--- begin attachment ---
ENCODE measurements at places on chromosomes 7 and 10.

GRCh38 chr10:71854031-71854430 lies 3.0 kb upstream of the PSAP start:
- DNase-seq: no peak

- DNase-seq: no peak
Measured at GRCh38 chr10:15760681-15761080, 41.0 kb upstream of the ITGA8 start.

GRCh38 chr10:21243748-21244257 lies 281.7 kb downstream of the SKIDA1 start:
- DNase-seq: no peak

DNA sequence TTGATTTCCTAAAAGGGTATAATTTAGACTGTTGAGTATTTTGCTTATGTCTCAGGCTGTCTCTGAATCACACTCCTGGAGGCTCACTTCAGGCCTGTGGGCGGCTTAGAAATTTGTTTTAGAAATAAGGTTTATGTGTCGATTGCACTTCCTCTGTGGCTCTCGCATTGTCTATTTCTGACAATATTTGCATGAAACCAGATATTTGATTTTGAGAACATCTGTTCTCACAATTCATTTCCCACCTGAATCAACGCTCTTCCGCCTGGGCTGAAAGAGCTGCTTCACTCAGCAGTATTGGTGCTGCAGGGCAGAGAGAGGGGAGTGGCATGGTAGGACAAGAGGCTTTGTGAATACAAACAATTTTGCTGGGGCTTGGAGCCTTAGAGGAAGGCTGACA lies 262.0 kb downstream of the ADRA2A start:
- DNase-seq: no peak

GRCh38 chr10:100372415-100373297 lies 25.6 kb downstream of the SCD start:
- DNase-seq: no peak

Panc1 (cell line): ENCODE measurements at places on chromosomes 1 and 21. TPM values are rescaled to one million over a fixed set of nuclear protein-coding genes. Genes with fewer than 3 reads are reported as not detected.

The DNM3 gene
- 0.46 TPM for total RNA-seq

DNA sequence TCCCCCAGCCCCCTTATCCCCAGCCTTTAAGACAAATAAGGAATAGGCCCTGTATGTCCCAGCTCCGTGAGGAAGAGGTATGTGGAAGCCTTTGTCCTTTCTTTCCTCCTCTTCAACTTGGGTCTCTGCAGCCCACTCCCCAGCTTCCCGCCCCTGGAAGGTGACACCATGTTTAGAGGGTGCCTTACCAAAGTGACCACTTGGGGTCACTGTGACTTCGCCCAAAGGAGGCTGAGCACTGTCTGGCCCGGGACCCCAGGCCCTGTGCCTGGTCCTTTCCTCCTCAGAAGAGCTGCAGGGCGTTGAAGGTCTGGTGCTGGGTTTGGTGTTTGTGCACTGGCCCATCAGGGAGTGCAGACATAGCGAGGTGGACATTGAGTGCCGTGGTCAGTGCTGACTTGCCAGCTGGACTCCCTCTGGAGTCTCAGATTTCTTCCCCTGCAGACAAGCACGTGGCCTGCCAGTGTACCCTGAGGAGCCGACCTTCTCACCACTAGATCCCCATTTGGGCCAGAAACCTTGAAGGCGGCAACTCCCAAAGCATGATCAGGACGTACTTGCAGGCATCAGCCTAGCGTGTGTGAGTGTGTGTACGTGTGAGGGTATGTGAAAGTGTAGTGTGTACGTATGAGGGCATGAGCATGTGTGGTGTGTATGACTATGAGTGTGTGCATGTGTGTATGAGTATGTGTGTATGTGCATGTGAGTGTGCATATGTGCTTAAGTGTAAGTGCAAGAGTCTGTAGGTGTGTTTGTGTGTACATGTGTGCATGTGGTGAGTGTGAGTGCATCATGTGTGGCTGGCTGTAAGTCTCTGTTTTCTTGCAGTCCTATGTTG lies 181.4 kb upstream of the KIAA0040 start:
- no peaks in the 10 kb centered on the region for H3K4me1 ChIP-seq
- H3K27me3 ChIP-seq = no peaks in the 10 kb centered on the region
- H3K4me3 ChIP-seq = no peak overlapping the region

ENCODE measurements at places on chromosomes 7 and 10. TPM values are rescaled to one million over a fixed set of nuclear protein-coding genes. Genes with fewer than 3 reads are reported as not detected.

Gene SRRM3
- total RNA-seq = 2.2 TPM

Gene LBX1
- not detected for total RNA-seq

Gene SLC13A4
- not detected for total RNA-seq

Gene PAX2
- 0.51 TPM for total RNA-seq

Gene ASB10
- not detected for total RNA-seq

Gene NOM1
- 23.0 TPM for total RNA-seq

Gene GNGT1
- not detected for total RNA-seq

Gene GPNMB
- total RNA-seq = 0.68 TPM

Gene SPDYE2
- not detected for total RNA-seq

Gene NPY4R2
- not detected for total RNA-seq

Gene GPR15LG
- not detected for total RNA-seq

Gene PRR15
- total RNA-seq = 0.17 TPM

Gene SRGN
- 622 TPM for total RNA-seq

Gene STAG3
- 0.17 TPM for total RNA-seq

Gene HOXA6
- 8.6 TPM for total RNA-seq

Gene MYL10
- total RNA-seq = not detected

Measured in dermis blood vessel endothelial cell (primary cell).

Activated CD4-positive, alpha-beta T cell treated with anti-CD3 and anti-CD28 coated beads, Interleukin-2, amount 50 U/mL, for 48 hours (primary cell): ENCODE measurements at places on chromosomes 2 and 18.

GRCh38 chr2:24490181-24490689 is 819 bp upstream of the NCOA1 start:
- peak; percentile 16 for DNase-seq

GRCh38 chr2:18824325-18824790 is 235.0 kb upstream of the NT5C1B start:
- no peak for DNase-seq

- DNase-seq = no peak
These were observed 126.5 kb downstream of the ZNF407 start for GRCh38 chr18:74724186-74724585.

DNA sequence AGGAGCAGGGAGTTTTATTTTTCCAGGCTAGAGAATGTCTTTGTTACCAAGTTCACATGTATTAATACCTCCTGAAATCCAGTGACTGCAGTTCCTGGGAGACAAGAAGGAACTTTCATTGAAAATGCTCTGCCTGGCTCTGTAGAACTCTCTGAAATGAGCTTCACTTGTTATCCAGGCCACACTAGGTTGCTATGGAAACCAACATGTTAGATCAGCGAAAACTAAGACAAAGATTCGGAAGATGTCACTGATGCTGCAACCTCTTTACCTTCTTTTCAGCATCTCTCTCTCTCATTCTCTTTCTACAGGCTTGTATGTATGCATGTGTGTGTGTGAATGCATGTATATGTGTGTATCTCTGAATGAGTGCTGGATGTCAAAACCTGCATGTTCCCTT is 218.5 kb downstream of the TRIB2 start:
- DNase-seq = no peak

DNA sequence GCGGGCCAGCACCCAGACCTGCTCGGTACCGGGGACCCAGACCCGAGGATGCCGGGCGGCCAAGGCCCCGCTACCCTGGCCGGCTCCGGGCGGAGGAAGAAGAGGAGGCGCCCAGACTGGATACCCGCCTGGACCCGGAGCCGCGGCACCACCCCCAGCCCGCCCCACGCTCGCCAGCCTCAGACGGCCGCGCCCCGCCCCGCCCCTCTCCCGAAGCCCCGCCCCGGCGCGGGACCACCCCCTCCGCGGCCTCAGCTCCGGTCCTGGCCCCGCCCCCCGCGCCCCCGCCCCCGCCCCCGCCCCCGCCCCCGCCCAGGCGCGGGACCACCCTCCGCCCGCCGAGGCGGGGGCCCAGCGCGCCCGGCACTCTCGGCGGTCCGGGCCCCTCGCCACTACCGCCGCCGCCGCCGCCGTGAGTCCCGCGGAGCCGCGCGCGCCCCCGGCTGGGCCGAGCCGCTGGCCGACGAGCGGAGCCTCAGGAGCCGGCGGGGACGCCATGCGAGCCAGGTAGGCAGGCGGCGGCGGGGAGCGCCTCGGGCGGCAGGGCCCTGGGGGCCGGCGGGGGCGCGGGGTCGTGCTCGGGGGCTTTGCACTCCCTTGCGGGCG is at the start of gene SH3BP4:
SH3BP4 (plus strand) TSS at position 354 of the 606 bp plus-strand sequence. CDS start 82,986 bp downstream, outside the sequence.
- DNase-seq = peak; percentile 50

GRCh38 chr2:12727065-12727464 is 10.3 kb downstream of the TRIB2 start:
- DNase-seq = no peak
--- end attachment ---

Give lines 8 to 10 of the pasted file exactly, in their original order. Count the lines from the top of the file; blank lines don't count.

DNA sequence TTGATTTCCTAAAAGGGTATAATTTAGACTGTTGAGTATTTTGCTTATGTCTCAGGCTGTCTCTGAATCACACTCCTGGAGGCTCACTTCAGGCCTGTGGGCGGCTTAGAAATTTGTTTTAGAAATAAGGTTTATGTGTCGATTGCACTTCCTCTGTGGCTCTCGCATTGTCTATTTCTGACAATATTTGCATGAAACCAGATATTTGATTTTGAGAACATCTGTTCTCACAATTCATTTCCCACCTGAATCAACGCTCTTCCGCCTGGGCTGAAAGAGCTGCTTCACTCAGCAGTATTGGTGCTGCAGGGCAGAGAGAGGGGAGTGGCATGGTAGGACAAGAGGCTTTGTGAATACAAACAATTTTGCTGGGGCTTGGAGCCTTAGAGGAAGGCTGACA lies 262.0 kb downstream of the ADRA2A start:
- DNase-seq: no peak

GRCh38 chr10:100372415-100373297 lies 25.6 kb downstream of the SCD start: